therapy has become the lingua franca of the new service class in most countries with advanced capitalist economies because it provides the cognitive and emotional ‘tool kit’ for disorganized selves to manage the conduct of their lives in contemporary polities (ibid).

What exactly is the “therapy language” though? Eva Illouz follows a broad definition of “therapy” or “therapeutic” which includes formal as well as informal aspects.

[…] The therapeutic discourse is a set of linguistic practices with a strong institutional base […]; it emanates from the professional class of psychologists […]; but it is also an anonymous, authorless, and pervasive worldview, scattered in a dazzling array of social and cultural locations. (Illouz 2008, 10)

By the 1960s – owing to the legacy of Freud’s psychoanalysis which transformed the conceptualization of the self and the manner of relating to others (cf. ibid, 241) – the discourse had saturated the whole of society, pervading all pivotal institutions[2], being legitimized by the (alleged) scientific nature of psychology – especially thanks to the media disseminating the therapy language and the image of the therapeutic self, they mediate between a group of professional experts on the one hand, and the public on the other hand, a public which is simultaneously constructed as patients and consumers (ibid, 162). The modern state, too, was eager to embrace this conceptualization of the relationship of the self to itself and to others which was (seemingly) designed to mitigate human suffering since its authority was/is inferred by its ability to guard and protect its citizens and their wellbeing (cf. ibid, 242). However, many critics of modernity have reasoned that advanced capitalist societies have made the therapeutic narrative soar because it alleviates grievances and deficiencies that the very capitalist ideals have produced through the ideal of “atomistic individualism”, “[…] while psychology supposedly addresses and helps resolve our increasing difficulty in entering or remaining in social relations, it actually encourages us to put our needs and preferences above our commitments to others” (Illouz 2008, 2).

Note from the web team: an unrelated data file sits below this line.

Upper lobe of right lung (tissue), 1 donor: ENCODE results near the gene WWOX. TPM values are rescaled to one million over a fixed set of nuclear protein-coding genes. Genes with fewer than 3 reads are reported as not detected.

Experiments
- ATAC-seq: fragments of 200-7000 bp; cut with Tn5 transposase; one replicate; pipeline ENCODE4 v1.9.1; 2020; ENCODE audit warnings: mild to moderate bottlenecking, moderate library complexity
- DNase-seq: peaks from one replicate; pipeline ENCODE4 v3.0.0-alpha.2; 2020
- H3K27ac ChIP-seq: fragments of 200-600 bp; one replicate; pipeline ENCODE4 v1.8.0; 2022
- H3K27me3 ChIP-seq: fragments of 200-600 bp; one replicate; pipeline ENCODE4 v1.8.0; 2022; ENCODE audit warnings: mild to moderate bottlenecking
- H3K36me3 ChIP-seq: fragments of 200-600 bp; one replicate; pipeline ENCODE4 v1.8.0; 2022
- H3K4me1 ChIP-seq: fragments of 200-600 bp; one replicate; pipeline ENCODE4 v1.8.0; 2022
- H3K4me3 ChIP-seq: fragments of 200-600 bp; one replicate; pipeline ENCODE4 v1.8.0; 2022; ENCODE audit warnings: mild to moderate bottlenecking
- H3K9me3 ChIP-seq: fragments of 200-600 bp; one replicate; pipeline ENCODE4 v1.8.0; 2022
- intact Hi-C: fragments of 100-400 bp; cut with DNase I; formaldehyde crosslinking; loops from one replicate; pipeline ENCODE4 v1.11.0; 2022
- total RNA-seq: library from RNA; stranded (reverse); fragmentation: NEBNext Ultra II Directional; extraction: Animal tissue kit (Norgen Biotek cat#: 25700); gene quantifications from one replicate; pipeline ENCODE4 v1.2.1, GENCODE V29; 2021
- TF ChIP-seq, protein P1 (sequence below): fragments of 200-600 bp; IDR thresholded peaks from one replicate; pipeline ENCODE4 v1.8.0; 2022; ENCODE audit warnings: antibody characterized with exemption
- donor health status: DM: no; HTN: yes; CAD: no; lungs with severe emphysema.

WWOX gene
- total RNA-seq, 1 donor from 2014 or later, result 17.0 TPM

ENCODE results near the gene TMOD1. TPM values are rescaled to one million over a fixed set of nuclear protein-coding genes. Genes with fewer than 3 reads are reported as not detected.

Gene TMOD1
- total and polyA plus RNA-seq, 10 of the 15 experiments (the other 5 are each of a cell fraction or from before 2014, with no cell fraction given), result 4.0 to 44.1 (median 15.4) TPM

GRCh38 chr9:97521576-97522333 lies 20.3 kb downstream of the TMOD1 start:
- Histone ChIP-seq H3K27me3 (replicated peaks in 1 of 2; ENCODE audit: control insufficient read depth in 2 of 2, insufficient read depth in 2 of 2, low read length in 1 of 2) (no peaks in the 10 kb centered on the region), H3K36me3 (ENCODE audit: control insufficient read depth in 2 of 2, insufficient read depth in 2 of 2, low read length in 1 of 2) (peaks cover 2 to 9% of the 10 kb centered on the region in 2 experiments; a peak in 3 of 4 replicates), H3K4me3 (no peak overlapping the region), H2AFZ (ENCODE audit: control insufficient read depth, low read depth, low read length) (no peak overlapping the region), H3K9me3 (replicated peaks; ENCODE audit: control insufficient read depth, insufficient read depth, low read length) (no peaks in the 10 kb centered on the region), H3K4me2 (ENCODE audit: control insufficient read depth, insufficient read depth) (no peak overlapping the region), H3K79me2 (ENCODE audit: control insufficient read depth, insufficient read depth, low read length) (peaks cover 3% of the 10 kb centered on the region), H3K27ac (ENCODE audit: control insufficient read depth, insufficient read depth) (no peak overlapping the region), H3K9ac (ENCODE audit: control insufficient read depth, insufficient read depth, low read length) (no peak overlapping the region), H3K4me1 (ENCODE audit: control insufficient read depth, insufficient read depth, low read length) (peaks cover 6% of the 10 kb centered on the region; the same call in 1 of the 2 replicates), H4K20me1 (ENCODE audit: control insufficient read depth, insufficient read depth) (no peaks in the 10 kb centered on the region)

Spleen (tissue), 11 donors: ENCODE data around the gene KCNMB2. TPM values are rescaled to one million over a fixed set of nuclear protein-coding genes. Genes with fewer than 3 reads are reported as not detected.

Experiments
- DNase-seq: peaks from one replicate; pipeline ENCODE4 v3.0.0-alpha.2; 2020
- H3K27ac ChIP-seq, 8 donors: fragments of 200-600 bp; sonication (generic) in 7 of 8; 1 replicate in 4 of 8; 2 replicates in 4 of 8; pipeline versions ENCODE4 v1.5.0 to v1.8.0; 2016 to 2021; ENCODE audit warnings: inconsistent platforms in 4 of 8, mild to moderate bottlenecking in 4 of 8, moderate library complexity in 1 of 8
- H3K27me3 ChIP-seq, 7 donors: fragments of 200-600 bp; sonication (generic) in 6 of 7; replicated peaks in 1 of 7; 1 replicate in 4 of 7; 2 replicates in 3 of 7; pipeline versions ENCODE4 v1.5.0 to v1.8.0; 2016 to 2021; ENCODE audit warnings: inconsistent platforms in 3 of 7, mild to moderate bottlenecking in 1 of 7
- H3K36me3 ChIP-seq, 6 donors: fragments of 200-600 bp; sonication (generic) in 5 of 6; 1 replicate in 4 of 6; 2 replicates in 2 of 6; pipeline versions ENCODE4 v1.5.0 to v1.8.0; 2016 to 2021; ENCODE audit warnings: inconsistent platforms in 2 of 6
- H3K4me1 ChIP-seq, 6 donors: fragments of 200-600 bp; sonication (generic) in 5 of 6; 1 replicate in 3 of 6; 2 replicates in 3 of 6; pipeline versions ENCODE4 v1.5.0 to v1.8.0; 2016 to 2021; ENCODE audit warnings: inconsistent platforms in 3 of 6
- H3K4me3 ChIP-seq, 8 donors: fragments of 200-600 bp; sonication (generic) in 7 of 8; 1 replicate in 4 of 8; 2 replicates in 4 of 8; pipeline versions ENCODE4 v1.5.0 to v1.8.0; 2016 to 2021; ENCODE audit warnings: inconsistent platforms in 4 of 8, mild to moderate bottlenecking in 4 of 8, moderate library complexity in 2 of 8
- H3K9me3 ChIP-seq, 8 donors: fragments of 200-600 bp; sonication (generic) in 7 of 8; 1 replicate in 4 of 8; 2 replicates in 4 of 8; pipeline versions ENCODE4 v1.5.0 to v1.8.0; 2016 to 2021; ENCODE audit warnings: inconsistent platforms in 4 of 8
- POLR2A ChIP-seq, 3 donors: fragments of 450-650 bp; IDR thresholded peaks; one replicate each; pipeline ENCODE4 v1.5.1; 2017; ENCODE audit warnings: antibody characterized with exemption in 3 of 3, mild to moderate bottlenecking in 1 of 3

In 1952, the first Diagnostic and Statistical Manual of Mental Disorders (DSM) was published by the American Psychiatric Association (APA). It was meant to categorize mental illnesses and help psychiatrists diagnose their patients. The first DSMs were considered highly unreliable, “The likelihood that two psychiatrists, when presented with the same patient, would make the same diagnosis was little better than chance” (Whitaker 2017, 165). By 1970 the APA had pleaded to create a more valid and dependable version, their intentions not being selfless as since the 1960s “psychiatry was facing societal challenges to its legitimacy on so many fronts that leaders in the APA spoke about how their field was under ‘siege’” (ibid). sychiatry began to be heavily criticized among academics who accused it of being more of a tool of social control than aiding those in pain. These allegations were fortified by former patients opening up about the horrors of psychiatric hospitals (going as far as calling themselves ‘survivors of psychiatry’). “At the same time, psychiatry increasingly found itself in competition with an array of therapists - psychologists, social workers, counselors and others […]” (Whitaker 2017, 165).

In need of a new image, the APA had the objective of rebranding psychiatry as a branch of medicine, one with clear cut disorders and concurring symptoms and thus distinctive possible diagnoses (cf. ibid, 166), purporting its neutrality.

Above all, this made drugs the go-to treatment for mental health disorders thus promoting psychiatry since it was (is) the only field with “prescribing privileges” (Whitaker 2017, 166). Simultaneously one could observe processes of medicalisation and accompanying ‘cost containment techniques’ (Rose 2003, 51),

[…] placing strict limits on periods of hospitalization, refusing to authorize requests by medical staff for extended stay, controlling the drug budget by monitoring prescribing practices in the interests of cost saving and insisting on generic alternatives where available. […]. In this context, drug treatment outside hospital becomes the treatment of choice […].

It is indispensable to stress that the DSM was not created on the basis of any new ground breaking scientific discoveries. Its approval was highly subjective, voted for by consensus by the APA committee and was (and continues to be) based on a white male individual from the middle class (cf. Markus 2017, 855; Davies 2017, 194). Additionally, the DSM was largely influenced by the financial ties of its members to the pharmaceutical industry (cf. Davies 2017, 212- 213).